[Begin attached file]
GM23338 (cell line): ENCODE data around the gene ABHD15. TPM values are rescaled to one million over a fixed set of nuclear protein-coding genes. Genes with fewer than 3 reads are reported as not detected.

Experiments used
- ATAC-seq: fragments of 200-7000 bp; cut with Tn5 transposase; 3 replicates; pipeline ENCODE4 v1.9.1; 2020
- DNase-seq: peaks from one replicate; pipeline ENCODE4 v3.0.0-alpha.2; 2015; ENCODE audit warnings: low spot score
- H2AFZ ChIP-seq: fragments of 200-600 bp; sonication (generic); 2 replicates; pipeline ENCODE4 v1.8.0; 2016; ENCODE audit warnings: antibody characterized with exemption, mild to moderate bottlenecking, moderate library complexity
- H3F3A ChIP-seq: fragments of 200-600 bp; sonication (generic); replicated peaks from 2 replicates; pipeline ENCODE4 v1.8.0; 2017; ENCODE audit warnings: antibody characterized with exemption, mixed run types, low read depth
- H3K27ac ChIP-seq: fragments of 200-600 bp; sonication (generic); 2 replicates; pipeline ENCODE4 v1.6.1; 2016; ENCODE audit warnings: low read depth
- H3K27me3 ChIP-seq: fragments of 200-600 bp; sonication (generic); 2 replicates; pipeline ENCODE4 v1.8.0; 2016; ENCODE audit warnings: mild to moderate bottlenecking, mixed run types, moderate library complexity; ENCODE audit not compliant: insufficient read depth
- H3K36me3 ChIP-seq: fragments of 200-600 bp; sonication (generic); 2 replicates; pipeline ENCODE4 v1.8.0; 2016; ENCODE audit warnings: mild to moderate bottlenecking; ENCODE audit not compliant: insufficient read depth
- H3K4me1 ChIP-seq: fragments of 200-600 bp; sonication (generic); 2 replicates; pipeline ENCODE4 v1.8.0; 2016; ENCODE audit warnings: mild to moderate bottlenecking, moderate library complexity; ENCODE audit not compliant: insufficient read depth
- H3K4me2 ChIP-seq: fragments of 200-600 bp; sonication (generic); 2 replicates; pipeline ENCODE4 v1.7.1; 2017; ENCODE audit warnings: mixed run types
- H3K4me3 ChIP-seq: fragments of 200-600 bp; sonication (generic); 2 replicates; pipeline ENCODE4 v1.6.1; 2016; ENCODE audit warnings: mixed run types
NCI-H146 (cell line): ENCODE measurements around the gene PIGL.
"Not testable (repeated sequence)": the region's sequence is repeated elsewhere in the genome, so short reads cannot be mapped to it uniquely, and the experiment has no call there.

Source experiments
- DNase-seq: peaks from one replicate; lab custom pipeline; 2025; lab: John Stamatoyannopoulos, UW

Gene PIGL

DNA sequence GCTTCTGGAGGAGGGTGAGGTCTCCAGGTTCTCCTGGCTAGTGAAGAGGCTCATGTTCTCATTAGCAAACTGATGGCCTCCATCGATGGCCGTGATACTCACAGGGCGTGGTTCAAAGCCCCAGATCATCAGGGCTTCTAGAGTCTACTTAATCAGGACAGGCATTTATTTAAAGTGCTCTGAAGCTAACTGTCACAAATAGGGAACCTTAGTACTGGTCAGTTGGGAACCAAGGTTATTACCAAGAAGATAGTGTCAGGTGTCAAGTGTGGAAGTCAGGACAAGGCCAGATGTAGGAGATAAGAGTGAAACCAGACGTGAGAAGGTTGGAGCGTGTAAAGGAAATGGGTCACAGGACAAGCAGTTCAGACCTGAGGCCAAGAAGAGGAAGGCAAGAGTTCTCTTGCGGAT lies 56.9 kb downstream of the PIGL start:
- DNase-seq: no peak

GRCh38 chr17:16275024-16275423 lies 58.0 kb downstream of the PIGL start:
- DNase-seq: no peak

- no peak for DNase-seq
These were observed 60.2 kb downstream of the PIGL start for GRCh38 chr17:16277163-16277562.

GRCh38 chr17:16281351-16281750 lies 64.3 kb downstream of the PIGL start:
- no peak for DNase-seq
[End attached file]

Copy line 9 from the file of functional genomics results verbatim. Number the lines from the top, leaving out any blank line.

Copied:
- H3K36me3 ChIP-seq: fragments of 200-600 bp; sonication (generic); 2 replicates; pipeline ENCODE4 v1.8.0; 2016; ENCODE audit warnings: mild to moderate bottlenecking; ENCODE audit not compliant: insufficient read depth